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Monday, November 24, 2014

Doctor: Hard-To-Abuse Painkillers Won’t Fix Overdose Crisis

This product image provided by Purdue Pharma shows Hysingla, the first hard-to-abuse version of the painkiller hydrocodone. The Food and Drug Administration on Thursday, Nov. 20, 2014 approved Hysingla, a once-a-day tablet for patients with severe, round-the-clock pain that cannot be managed with other treatments. (AP Photo/Purdue Pharma)

This product image provided by Purdue Pharma shows Hysingla, the first hard-to-abuse version of the painkiller hydrocodone. The Food and Drug Administration on Thursday, Nov. 20, 2014 approved Hysingla, a once-a-day tablet for patients with severe, round-the-clock pain that cannot be managed with other treatments. (Purdue Pharma via AP)

Last week, the Food and Drug Administration approved the new drug called Hysingla, which releases a powerful painkiller slowly over a 24-hour period. The new design aims to make it harder to overdose.

But there’s a real question of whether the new technology of addictive painkillers will help stem the prescription drug epidemic or help fuel it.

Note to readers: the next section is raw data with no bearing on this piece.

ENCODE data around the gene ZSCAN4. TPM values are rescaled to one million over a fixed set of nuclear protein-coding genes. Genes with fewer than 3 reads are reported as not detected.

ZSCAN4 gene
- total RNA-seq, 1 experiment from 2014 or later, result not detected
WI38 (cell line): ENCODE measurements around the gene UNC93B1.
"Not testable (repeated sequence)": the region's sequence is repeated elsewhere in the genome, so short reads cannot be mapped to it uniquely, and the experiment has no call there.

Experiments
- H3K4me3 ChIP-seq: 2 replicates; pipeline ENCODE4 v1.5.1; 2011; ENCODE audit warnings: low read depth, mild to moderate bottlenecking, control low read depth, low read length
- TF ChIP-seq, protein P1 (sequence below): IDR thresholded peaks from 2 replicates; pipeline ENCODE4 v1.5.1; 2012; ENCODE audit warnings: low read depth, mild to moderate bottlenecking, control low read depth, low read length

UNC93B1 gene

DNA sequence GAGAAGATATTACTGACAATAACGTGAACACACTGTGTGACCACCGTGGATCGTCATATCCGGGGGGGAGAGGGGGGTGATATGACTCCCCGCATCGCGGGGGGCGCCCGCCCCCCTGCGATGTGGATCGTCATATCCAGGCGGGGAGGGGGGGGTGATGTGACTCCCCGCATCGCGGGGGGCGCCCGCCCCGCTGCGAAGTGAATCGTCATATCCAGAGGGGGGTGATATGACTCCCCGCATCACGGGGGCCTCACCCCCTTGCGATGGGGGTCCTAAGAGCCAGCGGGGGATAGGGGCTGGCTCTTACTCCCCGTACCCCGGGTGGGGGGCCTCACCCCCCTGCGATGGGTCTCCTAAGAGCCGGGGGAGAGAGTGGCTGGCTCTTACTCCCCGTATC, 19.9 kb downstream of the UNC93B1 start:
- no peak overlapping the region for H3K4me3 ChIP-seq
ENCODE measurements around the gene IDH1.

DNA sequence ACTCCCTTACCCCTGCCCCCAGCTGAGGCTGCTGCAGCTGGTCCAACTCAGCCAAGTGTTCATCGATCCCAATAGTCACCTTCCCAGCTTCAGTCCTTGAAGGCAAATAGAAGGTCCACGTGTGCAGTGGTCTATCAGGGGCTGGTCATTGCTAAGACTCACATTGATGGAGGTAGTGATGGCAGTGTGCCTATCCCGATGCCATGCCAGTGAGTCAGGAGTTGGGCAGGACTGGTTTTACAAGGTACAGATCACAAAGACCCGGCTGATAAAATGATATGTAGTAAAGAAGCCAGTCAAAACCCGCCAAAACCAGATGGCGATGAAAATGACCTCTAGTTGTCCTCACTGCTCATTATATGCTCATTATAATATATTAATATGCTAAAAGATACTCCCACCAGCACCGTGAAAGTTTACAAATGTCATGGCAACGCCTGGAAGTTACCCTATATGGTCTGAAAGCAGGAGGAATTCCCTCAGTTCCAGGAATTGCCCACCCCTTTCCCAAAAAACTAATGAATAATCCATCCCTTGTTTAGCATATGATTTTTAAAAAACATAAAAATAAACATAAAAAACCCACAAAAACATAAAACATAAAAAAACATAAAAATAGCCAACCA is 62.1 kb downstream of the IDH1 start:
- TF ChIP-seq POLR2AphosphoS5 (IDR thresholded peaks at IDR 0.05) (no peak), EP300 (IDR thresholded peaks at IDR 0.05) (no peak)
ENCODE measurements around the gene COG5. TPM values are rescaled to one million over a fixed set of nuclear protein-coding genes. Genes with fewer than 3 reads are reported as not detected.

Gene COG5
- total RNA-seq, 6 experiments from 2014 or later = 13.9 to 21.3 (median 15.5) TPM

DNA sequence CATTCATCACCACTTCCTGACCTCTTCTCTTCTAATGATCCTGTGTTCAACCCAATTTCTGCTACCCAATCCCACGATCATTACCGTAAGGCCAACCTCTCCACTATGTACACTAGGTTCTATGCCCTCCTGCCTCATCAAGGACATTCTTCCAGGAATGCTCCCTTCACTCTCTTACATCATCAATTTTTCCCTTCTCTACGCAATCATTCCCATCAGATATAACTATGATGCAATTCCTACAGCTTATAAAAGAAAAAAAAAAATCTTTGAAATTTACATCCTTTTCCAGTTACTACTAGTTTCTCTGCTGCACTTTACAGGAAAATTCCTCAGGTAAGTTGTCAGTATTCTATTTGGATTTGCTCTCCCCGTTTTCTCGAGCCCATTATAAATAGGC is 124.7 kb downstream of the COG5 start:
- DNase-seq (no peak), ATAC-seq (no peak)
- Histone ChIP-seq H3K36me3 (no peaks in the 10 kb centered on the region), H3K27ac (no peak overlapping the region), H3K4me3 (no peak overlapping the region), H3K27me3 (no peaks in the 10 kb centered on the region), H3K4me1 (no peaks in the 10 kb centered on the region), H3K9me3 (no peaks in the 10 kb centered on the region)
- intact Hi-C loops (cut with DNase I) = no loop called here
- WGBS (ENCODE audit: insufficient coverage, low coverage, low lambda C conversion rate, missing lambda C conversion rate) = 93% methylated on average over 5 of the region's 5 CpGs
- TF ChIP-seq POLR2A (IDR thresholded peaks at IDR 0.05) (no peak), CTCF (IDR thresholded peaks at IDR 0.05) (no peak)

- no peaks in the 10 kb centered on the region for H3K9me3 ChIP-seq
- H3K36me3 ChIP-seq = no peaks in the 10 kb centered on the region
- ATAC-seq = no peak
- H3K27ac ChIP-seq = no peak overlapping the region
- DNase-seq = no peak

Dr. Andrew Kolodny, director of Physicians for Responsible Opioid Prescribing, says the new drug is dangerous. “This pill is equivalent to 24 Vicodin in one pill and that makes it especially lethal,” he told Here & Now’s Peter O’Dowd

To make an overdose harder, the drug is coated with plastic or is “goo like,” according to Kolodny, rendering it “crush-resistant.” Although he said, “it’s more important to get doctors to prescribe cautiously.”

“Even though you’re making them harder to snort or inject, you’re not making them less addictive,” said Kolodny. “If they wind up over-prescribing these medications, it will make the epidemic worse.”

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Robin and Jeremy

Robin Young and Jeremy Hobson host Here & Now, a live two-hour production of NPR and WBUR Boston.

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